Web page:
One “Headshot” is not enough for Actors
When it comes to casting, an actor will need more than just one or two smiling headshots.
Many Actors think: “I have a GREAT headshot”.
They do not realize it is not always generally about what they look like.
Many times casting is looking for Character
So, the Actor needs to show Characters in their portfolio.
Avoid the “Headshot” mistake
It can be disastrous to think:
“I have GREAT “Industry Standard” headshots, so now I should get cast!”
After all this is what all teh other actors and actor teacher tell me to do.
Hard fact. Only 98% of actors DO NOT make a living from their craft.
Realize, only 2% of the actors make a living from their craft.
How do you become one of them?
It’s a notoriously tough profession, so what can you do to avoid being one of the 98%?
Is taking the “Industry Standard” path ( like 98% of the other actors) a way to go? Probably Not.
Realize most of the “Industry Standard” methods ignore MARKETING.
An actor MUST market themself.
It seems most actors think, I will just find an agent and they will do all that heavy lifting.
If you do what all the others do, then you will get the same result.
“Marketing yourself is an entirely different set of skills to acting, and more often than not, a chunk of bad actors achieve greater success (or get there faster) due to their ability to network, make connections, create new opportunities for themselves and act upon them.
Aside from being a good actor (a good product), you must also know how to sell yourself (adopt a pretty packaging and show it to the world).”
[ https://actinginlondon.co.uk/reasons-actors-fail-and-how-to-overcome-them/ ]
Character Shots and Reels are part of that marketing.
What does an actor do at its core. They play characters in films and other productions.
So, an actor needs to have a portfolio characters.
This will stand out from the rest of the others who do not show characters.
If you was opening a business ( being an actor is a business) would you just take a few shots of the outside of your building and call it good enough? No.
You would have product shots and marketing of that product.
Again, What is a PRODUCT of the actor? A: The characters they play.
I feel the “Industry Standard” methods ignore an actors PRODUCT.
The “Reality” of Casting.
Casting directors put actors into “categories”:
- Leading Man/Woman
- Good-looking or Not.
- Different Racial Looks
- Mean, Nice, or Funny
- Tall or Short
- Young, Old, Middle Aged
- Good Guys / Bad Guys
Then they look at what Roles they can put an actor into:
- Working professionals: Detectives, FBI, CIA, Doctors, Lawyers, Preachers, really any profession you can think of.
- Blue collar professions: Truck Driver, Mechanic, Carpenter, Painter, there are hundreds of those.
Casting is about Character not an “Industry Standard” headshot.
Actors need to showcase Characters.
Casting looks at an actor, then thinks:
1) Does that actor look like the role they are casting for in a script?
2) If so, can they handle the technical aspects of the part.
3) Can the actor provide the emotional needs of that part.
If it is a horror Role:
The technicals will be things like running, screaming, handling gore..etc.
The Emotional needs would be things like looking scared, mean, or crazy.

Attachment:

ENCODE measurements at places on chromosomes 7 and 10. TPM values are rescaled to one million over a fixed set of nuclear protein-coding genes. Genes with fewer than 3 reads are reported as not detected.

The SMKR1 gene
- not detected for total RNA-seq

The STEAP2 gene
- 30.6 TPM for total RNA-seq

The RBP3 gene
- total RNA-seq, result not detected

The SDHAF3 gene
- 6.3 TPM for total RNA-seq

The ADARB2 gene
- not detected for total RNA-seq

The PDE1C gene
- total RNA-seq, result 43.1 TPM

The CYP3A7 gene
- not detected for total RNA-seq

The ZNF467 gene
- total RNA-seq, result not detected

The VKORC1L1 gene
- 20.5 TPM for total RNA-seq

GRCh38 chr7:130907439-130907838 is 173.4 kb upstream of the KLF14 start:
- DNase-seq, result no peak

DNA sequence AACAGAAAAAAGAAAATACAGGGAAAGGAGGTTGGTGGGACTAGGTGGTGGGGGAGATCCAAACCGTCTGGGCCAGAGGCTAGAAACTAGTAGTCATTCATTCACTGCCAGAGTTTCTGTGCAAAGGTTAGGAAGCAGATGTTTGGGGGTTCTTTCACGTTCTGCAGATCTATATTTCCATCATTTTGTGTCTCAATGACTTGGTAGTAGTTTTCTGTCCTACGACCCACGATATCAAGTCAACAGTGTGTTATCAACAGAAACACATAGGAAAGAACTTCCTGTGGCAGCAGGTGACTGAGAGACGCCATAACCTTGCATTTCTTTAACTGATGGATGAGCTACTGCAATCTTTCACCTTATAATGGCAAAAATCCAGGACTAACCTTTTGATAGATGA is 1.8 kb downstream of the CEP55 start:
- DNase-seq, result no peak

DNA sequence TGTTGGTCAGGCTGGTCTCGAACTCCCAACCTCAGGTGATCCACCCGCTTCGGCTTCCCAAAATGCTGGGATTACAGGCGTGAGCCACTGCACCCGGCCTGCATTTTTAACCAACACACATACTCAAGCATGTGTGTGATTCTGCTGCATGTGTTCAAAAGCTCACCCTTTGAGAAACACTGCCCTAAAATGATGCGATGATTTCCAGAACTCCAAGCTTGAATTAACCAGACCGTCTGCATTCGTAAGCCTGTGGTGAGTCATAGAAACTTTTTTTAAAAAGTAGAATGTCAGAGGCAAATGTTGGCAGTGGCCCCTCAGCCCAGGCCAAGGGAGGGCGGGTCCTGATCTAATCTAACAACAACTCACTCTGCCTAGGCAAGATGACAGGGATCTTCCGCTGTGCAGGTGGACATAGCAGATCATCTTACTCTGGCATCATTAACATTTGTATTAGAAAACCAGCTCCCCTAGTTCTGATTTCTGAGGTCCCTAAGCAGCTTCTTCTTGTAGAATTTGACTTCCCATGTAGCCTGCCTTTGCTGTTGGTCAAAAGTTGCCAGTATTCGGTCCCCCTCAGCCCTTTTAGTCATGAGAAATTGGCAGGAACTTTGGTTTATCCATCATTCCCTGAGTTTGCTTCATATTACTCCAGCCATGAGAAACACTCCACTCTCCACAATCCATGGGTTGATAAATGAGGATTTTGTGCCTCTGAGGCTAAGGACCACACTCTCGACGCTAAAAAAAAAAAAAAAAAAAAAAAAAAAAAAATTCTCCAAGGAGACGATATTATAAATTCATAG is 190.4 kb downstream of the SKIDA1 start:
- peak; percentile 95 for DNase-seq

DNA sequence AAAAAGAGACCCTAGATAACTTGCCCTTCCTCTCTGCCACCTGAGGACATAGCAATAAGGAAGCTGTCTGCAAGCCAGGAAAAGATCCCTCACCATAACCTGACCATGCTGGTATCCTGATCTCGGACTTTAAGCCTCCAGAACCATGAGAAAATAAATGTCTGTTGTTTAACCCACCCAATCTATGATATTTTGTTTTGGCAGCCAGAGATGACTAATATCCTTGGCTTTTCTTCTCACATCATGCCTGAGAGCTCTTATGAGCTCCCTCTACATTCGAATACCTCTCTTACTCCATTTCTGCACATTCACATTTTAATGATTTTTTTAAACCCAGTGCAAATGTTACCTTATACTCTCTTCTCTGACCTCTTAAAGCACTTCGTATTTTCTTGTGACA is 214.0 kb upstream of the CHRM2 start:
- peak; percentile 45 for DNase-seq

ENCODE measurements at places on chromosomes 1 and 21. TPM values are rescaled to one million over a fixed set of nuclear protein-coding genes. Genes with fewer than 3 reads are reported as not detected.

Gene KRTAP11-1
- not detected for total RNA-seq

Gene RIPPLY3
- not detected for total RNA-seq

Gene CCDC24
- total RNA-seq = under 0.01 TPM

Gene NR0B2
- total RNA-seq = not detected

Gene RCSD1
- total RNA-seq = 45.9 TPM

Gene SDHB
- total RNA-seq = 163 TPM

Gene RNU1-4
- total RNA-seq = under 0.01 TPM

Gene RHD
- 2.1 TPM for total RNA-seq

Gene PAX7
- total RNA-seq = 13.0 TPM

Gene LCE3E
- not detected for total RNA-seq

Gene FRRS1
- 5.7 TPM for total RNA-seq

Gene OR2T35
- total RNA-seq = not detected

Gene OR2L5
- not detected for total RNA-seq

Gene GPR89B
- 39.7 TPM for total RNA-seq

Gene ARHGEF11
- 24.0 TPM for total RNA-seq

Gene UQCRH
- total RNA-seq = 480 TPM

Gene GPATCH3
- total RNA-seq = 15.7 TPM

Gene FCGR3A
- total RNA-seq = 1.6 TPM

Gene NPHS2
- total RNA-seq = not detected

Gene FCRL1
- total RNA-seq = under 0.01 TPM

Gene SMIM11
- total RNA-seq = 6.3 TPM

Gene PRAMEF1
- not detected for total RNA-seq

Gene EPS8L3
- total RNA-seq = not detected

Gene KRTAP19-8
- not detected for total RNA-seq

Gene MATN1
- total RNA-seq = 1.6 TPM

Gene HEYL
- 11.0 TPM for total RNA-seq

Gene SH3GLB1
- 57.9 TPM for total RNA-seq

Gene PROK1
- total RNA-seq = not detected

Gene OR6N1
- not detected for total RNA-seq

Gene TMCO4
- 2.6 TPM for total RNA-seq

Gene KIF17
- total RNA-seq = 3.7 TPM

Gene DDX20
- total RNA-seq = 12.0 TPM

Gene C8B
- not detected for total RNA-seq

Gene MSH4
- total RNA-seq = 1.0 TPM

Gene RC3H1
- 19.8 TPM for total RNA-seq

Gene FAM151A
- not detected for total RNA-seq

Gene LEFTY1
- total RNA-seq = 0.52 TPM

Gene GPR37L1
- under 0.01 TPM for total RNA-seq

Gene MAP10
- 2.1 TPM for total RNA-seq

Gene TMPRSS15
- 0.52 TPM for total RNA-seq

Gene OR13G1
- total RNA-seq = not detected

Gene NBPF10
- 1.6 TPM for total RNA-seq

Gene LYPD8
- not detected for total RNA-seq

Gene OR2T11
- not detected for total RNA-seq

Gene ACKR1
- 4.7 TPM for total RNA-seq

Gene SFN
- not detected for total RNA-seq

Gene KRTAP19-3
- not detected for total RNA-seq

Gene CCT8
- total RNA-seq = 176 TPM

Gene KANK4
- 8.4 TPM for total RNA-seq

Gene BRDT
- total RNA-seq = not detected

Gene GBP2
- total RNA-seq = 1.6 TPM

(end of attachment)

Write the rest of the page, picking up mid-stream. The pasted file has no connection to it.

Showcasing those Technicals and Emotions is basically a shortcut to answering the thoughts casting may have.
Actors who show Character Diversity are able to fill more roles
Seasoned actors understand this is how casting thinks and categorizes actors.
The more categories they can audition for the more work they can get.
As a result, seasoned actors will have 8-12 different characters with various emotional headshots for EACH of their character types.
They know each Character type will need to show a range of emotions.
Each Character will perhaps have to show Fear, Love, Anger, Hate, Bored, Happy, Sad, and whatever else the script breakdowns call for.
Seasoned actors may also have to change their voice, movements, accents, and even their way of thinking to create these different characters.
Again, if you show the right character that casting is looking for, chances are that they will reach out and grab it.
An Actor must connect with the Character in the script
An actor NEEDS to know how to connect with any character they are being asked to portray and make it believable.
Actor Character Shots are an opportunity for them to experience different types of characters.
The Character Shots are a way to give many starting actors a way to buff up their portfolio with unique looks and genres that they normally would not be able to experience.
Some say: “Character shots often just make actors look ‘cheesy’ and like they’re ‘amateurs’.”
Is that not the essence of good Comedy and Entertainment?
A “Character shot” is a role just like any other.
How good it comes out is dependent on the actor.
For the actor, the focus has to be on the role and making that role work.
No matter what it looks like or how cheesy the costumes and situations are.
Take for example:
Woody Harrelson delivers a great role of a failing regular man who adopts a superhero persona.
Everything about it is cheesy, a great actor like Woody has NO issue pulling it off.
He was Defendor and came across as serious, not worried about someone thinking he was cheesy & amateur.
His focus was on the role.
Damon Wayans starred in and wrote this screenplay where a childlike man with a genius for inventing various gadgets out of junk.
There were a lot of cheesy and funny skits that occurred throughout the movie.
Damon Wayans had no issue making that character work and believable.
The skill of the actor is what will make any character work.
If the actor is being self-conscious and or shy over a role.
They will not come across convincingly with that character.
Character shots are a self-test and testament to the actor’s skill to adapt to many different character types.
So, have fun with it and make it a believable Character.